NGI The Weekly Gas Market Report
A preliminary survey of second quarter financial reports from 25 producers reveals a 0.5% decline in U.S. gas production compared to 2Q99. Out of 25 producers, 14 reported lower production and five of those showed double digit drops. Pioneer Resources, Ocean Energy, Union Pacific and Kerr McGee showed the largest U.S. production declines on a percentage basis.
Leading the field in production growth this quarter were Coastal (up 70%), Santa Fe Snyder (up 46%), Cross Timbers (up 37%), Equitable (up 34%) and Anadarko (up 16%). Gas prices were up substantially compared to last year with the majority of producers in the survey reporting dollar-plus increases. The average of all of the companies surveyed showed an increase of $1.11 per Mcf, from $1.98 during the 1999 second quarter to the current $3.09.
“I am not surprised that production is still off from a year ago, I think it reflects the struggle out here that companies have to grow domestic production,” explained analyst Robert Morris of Salomon Smith Barney. “Budgets for most companies out there this year still are well below what they will cash flow. We are going to start to see production come up, but we are a long ways from getting back to where we were at the beginning of 1999. I think things will continue to be tight for quite some time here.”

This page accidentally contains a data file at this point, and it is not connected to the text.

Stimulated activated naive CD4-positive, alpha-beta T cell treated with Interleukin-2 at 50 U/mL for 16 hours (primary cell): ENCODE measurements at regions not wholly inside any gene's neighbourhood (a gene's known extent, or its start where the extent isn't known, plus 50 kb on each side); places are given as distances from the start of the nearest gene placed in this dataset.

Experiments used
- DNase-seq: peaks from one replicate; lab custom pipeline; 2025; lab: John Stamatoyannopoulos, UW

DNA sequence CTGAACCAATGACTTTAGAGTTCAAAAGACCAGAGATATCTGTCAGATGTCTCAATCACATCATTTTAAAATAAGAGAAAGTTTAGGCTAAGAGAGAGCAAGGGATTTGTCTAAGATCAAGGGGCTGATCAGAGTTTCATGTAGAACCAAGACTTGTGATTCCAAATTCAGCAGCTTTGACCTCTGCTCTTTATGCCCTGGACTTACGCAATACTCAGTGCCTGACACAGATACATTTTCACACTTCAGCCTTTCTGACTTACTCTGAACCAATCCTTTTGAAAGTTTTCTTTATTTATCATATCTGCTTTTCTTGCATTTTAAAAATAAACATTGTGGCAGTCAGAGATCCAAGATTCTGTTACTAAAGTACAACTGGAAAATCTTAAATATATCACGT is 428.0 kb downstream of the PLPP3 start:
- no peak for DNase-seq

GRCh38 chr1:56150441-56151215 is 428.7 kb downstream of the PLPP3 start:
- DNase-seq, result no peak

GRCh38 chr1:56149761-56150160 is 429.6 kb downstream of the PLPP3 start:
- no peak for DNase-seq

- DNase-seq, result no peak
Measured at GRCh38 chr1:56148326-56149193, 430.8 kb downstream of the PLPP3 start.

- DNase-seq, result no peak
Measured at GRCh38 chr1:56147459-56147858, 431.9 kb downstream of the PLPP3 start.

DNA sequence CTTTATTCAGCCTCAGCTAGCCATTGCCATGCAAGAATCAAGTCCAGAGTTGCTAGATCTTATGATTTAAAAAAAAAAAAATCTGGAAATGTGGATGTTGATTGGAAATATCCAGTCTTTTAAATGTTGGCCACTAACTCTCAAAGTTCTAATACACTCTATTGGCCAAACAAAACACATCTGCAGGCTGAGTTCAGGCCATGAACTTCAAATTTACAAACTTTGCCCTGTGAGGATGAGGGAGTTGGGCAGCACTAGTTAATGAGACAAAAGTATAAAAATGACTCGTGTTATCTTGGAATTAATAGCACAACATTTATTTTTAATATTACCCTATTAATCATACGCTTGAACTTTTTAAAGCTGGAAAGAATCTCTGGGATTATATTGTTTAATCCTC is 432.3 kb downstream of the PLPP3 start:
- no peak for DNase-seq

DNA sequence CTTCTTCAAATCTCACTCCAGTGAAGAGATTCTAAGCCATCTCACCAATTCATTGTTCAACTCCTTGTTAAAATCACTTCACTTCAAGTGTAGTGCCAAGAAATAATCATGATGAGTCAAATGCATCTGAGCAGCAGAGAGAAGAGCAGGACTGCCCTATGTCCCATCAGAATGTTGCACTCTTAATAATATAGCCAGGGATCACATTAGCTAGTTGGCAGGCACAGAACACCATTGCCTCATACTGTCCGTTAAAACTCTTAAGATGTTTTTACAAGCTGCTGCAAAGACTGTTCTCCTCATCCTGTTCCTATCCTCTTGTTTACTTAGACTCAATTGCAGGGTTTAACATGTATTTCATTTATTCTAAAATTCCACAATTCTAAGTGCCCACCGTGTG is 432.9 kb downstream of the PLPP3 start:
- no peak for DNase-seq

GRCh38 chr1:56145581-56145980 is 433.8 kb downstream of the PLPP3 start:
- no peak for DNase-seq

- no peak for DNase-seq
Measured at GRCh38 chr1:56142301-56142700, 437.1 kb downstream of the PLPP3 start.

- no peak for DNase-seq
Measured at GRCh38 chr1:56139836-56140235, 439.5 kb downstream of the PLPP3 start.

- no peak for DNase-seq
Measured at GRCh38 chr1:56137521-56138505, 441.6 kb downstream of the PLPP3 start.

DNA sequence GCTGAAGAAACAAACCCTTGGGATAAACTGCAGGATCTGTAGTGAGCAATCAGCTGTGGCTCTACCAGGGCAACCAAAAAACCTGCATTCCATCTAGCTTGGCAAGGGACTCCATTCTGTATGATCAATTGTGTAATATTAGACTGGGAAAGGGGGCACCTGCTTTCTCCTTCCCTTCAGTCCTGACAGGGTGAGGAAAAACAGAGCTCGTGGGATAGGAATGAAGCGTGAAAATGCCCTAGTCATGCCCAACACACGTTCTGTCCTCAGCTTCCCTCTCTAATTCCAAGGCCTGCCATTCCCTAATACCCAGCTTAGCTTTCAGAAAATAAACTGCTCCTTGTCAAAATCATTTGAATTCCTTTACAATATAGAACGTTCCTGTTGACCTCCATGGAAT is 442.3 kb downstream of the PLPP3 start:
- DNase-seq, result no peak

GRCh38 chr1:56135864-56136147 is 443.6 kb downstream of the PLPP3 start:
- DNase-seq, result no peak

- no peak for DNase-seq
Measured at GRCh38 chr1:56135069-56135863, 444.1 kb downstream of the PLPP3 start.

However, production for the first six months of 2000 came in slightly higher than it did for last year’s equivalent time period. Natural gas production rose 0.5% from 15,146 MMcf/d in the first half of 1999 to 15,226 MMcf/d. Prices per Mcf went from an average of $1.85 for the first six months of 1999, to $2.74 for the first two quarters of 2000, a difference of 89 cents.
“We will probably pull our data together before the next report that we send out, mainly because there is not a large enough sample yet to be sure of what it says,” said WEFA Energy Services’ Vice President, Ron Denhardt. “The one thing that I am always concerned about is that one or two large producers can make a huge difference.”
Natural gas drilling went up by 8 rigs this week from the previous high of 764 to hit another peak at 772 active rigs in North America (see NGI, July 24). That’s 256 more rigs focused on natural gas than there were one year ago, according to the Baker Hughes rig count on Friday.
“With the rig count where it is, we are at the point of seeing some upswing, or increase in production,” said Morris. “That was not apparent in the second quarter because we only recently here in the third quarter got the rig count well above 650. There is some lag time.”
This study includes a cross-section of small and large producers operating within the United States. Results may be affected by mergers, buy-outs, as well as company size.
*Prices are unhedged.
**Merged with Anadarko during the quarter.
***Lower 48 States
****Merged with UPR during the quarter.
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